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Depositions of rulers in the later middle ages: on the theory of the “useless ruler” and its practical utilization

Depositions of rulers in the later middle ages: on the theory of the “useless ruler” and its practical utilization

By Helmut Walther

Revista da Faculdade de Ciências Sociais e Humanas. Vol.1:7 (1994)

Introduction: The fact that in late medieval times more or less changes of rulers by force increased in nearly all European kingdoms, may indeed be read as a symptom of change in kingship as well as in the basic order of lordship. It would be premature, however, to conclude that, concerning kingship, there existed a fundamental crisis of legitimacy. One argument against this view is the amount of pains that were taken to make depositions look less irregular, and to make them appear instead as procedures that followed fixed and prescribed rules.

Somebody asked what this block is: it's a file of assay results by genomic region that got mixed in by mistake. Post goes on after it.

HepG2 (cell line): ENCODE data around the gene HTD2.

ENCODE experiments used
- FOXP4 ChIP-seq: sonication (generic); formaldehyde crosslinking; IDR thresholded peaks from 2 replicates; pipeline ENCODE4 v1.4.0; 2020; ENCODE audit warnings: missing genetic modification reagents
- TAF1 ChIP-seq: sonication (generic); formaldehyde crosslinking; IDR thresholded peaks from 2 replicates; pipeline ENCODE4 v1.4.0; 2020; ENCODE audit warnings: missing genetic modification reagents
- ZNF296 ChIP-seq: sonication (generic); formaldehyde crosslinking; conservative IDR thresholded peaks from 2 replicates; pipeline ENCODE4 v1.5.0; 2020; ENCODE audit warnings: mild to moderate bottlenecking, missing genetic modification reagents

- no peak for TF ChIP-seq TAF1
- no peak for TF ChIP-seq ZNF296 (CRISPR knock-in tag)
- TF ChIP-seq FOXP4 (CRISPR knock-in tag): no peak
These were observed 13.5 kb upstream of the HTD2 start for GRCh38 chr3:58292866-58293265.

Everybody who thoroughly inquires into the history of political theories among the learned jurists of the late Middle Ages, will judge more carefully about the relationship between political action and scholarly conceptions of laws than constitutional historians have often done.

Click here to read this article from Universidade Nova de Lisboa

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